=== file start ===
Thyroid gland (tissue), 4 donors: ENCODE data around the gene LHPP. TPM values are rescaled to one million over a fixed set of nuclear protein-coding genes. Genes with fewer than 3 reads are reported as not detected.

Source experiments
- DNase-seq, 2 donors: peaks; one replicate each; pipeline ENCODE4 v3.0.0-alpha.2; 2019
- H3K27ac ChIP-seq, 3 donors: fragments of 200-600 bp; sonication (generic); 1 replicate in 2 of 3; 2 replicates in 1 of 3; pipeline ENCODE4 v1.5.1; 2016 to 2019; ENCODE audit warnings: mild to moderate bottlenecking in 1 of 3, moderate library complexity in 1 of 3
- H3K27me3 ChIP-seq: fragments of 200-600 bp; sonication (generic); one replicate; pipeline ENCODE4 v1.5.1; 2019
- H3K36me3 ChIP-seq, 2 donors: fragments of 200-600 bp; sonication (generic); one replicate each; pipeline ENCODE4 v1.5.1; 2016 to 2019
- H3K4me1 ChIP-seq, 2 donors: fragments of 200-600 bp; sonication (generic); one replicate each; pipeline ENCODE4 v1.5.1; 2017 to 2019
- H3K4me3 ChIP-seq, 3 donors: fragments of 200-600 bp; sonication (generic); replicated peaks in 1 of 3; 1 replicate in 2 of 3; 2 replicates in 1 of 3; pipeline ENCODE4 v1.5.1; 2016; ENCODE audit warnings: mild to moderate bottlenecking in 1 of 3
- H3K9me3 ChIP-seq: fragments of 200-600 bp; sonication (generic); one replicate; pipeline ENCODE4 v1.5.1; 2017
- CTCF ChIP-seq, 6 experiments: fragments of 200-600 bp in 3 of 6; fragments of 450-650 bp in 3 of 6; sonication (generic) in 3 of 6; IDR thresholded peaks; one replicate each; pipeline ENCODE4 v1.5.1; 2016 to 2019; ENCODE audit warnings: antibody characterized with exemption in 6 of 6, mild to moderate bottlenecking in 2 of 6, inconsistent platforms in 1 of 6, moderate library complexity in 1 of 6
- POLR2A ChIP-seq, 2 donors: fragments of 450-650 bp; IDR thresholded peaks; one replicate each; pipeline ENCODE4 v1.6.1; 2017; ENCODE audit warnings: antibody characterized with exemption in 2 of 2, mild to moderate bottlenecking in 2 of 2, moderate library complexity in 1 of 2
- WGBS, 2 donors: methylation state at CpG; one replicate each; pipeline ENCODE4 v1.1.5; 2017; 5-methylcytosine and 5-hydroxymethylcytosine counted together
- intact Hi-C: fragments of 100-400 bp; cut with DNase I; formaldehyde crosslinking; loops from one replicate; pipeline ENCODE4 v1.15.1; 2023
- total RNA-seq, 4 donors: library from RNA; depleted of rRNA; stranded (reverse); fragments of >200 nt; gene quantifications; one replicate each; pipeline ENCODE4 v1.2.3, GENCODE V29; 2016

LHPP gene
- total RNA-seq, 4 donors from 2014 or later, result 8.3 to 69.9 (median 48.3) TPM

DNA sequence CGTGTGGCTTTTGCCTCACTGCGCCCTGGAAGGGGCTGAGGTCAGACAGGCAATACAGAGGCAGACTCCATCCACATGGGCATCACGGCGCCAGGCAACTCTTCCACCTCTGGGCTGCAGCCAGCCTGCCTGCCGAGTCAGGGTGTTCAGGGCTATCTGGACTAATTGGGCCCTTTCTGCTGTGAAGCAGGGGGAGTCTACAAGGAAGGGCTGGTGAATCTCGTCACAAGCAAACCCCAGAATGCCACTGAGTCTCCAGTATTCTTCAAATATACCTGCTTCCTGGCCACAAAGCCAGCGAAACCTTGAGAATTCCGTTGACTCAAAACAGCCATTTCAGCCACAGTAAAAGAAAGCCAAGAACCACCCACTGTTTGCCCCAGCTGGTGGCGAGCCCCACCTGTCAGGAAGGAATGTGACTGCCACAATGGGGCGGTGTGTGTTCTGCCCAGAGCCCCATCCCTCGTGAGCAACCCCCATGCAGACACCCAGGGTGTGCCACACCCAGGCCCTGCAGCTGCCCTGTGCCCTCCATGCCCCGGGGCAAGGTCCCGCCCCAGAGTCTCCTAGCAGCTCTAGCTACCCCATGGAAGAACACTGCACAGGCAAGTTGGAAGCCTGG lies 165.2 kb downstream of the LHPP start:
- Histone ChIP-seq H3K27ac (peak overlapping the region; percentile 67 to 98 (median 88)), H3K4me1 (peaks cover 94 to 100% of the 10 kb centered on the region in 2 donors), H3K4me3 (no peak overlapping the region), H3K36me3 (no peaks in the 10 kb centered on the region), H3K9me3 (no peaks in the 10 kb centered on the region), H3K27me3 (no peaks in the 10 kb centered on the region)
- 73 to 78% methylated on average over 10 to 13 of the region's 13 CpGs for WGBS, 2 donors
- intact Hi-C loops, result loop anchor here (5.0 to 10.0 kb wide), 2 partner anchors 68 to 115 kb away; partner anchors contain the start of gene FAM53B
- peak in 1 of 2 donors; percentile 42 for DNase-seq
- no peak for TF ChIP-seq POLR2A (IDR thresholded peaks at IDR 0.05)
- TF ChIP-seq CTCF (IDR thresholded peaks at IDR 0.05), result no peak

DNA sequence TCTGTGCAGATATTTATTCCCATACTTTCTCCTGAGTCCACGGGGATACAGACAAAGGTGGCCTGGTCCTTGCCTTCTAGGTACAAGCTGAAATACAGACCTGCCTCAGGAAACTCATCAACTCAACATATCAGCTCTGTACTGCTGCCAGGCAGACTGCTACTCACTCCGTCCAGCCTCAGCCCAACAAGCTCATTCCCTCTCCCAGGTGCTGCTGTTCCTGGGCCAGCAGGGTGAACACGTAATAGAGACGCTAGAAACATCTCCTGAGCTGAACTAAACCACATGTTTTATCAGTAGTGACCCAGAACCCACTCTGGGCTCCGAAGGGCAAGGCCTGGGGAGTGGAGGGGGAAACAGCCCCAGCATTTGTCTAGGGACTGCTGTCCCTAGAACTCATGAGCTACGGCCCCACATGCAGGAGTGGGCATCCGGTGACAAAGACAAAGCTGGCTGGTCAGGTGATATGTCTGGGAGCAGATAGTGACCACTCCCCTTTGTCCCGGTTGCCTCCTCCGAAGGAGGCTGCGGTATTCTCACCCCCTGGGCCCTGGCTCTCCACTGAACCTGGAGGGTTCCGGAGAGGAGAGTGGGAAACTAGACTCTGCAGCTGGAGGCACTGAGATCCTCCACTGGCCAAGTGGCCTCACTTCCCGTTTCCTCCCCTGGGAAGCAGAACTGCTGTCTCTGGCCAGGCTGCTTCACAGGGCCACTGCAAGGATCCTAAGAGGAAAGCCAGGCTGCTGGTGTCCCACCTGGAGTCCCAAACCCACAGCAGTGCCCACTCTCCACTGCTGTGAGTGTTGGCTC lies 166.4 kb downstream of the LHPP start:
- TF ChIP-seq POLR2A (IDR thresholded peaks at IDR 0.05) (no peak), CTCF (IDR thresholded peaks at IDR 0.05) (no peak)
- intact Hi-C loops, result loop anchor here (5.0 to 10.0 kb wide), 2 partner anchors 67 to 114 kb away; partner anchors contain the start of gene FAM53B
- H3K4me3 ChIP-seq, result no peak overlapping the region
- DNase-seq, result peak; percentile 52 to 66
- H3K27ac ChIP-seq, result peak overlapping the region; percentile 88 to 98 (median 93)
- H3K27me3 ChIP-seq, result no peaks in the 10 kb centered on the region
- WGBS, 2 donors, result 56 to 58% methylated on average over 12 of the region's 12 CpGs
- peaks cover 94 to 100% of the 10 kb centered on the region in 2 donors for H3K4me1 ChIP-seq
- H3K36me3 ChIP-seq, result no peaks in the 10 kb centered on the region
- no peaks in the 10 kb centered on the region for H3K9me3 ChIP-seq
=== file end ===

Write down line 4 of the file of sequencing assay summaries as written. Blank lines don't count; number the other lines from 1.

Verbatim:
- H3K27ac ChIP-seq, 3 donors: fragments of 200-600 bp; sonication (generic); 1 replicate in 2 of 3; 2 replicates in 1 of 3; pipeline ENCODE4 v1.5.1; 2016 to 2019; ENCODE audit warnings: mild to moderate bottlenecking in 1 of 3, moderate library complexity in 1 of 3